Saturday, January 16, 2010
Megan says: We both hashed out the plot together, and then we generally took turns writing chapters, though it wasn't a strict formula.
Susan says: Yes, for the first book we were stricter about the alternating of chapters, but for books two and three, it was more “free form,” especially as Megan’s wedding approached. Our deadline for Impostors at Blue Heron Lake (the third book) was the day before her wedding, so whoever had time would write the next scene! We did get the book in a week or two before the wedding.
Did you enjoy working together?
Megan says: Usually! I think it's safe to say that most mothers and daughters don't always enjoy working together.
Did it take a lot of interaction?
Megan says: Yes, especially in the plotting stages. I seem to remember we worked on a lot of car trips, one of us jotting things down if the other was driving.
Susan says: If I recall correctly, we first decided to write a book together in the car. I was telling about a plotline I was wrestling with and thinking of writing, and Megan suggested a wonderful twist. That book became Homicide at Blue Heron Lake.
Have you ever been to Maine?
Megan’s take: I was born in Maine, and lived there until I went to college in South Carolina. I have moved around a few different times, and now live in England, but I am still a Mainer and always will be.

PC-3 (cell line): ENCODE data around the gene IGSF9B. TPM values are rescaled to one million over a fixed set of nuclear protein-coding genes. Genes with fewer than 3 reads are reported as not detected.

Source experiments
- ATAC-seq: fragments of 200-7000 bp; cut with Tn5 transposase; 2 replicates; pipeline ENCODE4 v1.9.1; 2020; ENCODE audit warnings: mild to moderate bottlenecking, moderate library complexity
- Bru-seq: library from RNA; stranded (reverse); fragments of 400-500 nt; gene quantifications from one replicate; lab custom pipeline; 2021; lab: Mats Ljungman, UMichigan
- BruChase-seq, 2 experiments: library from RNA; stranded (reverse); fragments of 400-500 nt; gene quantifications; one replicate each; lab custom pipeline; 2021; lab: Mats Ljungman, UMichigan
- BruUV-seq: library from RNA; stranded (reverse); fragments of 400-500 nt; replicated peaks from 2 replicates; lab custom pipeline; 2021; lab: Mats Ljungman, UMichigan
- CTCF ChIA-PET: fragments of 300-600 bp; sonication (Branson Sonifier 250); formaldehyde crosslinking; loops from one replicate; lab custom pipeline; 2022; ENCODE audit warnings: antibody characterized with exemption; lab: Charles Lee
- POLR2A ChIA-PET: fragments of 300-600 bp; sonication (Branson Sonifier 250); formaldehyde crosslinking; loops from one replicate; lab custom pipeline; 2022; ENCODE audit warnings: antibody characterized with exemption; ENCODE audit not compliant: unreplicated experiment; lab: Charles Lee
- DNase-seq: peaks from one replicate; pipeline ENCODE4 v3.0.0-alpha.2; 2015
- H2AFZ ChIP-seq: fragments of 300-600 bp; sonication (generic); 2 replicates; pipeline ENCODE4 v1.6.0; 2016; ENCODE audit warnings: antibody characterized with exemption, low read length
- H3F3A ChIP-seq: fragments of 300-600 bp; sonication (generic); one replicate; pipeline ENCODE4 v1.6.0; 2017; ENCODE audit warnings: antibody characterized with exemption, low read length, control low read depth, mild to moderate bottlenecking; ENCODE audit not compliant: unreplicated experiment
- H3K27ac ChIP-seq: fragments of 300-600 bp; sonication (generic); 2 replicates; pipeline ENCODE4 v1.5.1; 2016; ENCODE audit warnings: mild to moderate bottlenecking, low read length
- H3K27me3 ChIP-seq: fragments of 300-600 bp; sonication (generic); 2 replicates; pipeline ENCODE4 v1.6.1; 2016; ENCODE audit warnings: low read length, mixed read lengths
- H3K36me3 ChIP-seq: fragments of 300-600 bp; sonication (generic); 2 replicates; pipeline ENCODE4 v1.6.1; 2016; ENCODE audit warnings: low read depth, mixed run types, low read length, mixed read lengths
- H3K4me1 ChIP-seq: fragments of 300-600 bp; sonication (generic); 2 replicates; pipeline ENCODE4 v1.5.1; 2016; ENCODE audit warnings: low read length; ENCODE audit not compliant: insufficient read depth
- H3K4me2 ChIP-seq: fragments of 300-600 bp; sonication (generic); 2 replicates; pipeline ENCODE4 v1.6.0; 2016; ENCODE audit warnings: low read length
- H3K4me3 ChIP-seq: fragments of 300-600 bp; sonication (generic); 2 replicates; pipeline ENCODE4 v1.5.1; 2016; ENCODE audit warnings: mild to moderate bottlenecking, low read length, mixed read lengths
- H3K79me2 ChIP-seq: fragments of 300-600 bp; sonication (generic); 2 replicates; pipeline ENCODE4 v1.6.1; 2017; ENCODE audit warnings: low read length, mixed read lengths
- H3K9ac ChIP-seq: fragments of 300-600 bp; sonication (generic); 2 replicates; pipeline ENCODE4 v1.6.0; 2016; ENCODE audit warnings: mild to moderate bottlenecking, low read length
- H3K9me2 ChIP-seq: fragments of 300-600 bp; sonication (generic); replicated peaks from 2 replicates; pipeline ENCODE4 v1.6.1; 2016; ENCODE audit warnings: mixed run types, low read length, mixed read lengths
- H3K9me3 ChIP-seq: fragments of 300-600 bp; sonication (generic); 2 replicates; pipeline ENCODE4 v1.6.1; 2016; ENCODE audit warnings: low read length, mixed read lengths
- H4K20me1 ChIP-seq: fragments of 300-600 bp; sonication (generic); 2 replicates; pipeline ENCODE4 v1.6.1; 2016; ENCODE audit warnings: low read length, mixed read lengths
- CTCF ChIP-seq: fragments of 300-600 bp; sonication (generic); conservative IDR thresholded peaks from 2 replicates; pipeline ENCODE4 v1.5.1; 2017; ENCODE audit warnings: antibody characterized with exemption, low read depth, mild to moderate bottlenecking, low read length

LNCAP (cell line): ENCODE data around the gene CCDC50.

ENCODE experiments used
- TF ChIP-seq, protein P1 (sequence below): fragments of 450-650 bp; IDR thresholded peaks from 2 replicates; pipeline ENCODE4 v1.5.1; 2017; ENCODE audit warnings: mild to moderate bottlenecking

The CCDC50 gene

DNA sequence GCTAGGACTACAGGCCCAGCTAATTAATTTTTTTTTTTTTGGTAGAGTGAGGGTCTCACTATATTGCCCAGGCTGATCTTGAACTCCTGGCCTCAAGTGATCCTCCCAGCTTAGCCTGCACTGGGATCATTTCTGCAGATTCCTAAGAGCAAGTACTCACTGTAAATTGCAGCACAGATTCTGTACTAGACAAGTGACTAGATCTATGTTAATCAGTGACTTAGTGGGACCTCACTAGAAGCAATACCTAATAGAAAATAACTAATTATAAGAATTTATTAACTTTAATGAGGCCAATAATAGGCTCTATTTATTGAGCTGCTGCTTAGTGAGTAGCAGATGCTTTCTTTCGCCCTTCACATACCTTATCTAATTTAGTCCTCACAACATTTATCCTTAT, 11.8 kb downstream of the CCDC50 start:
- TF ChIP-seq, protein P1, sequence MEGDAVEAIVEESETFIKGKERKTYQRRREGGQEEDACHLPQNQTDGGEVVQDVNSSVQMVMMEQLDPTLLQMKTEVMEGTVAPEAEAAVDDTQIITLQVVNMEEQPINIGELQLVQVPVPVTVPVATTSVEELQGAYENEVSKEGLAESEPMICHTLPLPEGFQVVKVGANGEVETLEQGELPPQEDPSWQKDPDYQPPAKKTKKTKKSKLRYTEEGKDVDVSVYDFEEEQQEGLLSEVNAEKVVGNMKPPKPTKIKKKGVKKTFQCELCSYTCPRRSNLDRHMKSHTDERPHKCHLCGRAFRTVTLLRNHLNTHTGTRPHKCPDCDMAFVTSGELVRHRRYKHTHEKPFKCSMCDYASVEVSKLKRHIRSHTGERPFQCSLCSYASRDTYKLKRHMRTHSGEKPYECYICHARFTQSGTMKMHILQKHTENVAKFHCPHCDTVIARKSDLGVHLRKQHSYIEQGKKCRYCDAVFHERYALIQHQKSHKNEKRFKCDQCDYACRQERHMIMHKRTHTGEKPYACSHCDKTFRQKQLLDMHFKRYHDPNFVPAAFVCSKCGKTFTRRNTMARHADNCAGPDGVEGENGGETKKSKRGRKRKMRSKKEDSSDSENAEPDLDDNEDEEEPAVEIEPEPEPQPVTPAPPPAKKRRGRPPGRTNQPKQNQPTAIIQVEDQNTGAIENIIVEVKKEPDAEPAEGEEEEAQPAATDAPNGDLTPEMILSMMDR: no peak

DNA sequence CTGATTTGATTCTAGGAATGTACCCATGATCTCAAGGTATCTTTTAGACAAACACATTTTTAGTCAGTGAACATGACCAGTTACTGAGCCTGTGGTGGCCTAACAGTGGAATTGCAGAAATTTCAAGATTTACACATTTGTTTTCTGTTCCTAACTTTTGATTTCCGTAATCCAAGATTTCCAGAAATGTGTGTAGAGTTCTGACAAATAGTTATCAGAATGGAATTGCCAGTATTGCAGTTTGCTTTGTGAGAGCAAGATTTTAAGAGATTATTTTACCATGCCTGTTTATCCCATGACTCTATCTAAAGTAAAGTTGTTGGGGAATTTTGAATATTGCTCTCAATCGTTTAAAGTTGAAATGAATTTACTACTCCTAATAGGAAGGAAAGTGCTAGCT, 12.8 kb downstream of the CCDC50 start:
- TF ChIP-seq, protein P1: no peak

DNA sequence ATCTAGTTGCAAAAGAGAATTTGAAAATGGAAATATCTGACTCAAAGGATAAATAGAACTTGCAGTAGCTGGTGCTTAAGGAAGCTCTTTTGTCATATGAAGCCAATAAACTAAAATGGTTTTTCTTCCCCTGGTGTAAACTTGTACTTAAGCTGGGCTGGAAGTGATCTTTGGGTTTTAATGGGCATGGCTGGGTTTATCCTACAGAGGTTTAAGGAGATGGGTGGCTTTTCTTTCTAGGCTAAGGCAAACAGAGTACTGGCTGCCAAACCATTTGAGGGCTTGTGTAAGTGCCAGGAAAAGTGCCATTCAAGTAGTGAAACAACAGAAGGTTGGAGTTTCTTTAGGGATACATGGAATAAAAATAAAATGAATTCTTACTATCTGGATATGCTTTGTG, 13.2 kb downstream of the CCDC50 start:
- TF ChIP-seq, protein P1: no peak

Susan says: Me, too—born in Maine, that is. I’ve lived here most of my life, but spent four years in New York (College); part of a year in North Carolina (teaching) and lived in Oregon a little over a year after I married my Oregonian. Then we moved back to Maine. So Megan and I are both very familiar with the state our books are set in.
How was the setting chosen?
Megan says: I think that mom came up with the initial idea of a remote island in Maine. Our family loves the outdoors, camping, etc. so it's not surprising that we both liked the idea.
Susan here: Yes, I had already thought about writing a story set on a large lake with the owner of the marina being the hero. I grew up in Belgrade, Maine, which is a town touching about seven lakes. My father was a game warden, and as a child I spent a lot of time in and on the lakes—swimming, boating, skating, fishing…
My father was a game warden in Arkansas when I was young. What do you like most about this collection?